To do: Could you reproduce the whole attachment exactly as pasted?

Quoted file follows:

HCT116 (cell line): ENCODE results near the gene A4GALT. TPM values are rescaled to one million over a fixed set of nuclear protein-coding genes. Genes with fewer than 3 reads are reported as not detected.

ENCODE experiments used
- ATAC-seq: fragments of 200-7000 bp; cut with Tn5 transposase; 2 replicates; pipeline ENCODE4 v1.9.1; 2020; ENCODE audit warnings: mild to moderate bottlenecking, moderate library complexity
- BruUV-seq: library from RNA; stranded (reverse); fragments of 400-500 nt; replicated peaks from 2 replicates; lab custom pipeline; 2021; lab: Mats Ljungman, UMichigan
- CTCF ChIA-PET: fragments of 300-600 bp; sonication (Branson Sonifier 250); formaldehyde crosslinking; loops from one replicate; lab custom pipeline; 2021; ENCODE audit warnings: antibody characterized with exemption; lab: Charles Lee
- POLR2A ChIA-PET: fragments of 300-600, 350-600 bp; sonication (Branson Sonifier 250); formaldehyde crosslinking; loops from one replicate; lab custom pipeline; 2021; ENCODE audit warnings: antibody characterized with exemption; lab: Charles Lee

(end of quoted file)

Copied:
HCT116 (cell line): ENCODE results near the gene A4GALT. TPM values are rescaled to one million over a fixed set of nuclear protein-coding genes. Genes with fewer than 3 reads are reported as not detected.

ENCODE experiments used
- ATAC-seq: fragments of 200-7000 bp; cut with Tn5 transposase; 2 replicates; pipeline ENCODE4 v1.9.1; 2020; ENCODE audit warnings: mild to moderate bottlenecking, moderate library complexity
- BruUV-seq: library from RNA; stranded (reverse); fragments of 400-500 nt; replicated peaks from 2 replicates; lab custom pipeline; 2021; lab: Mats Ljungman, UMichigan
- CTCF ChIA-PET: fragments of 300-600 bp; sonication (Branson Sonifier 250); formaldehyde crosslinking; loops from one replicate; lab custom pipeline; 2021; ENCODE audit warnings: antibody characterized with exemption; lab: Charles Lee
- POLR2A ChIA-PET: fragments of 300-600, 350-600 bp; sonication (Branson Sonifier 250); formaldehyde crosslinking; loops from one replicate; lab custom pipeline; 2021; ENCODE audit warnings: antibody characterized with exemption; lab: Charles Lee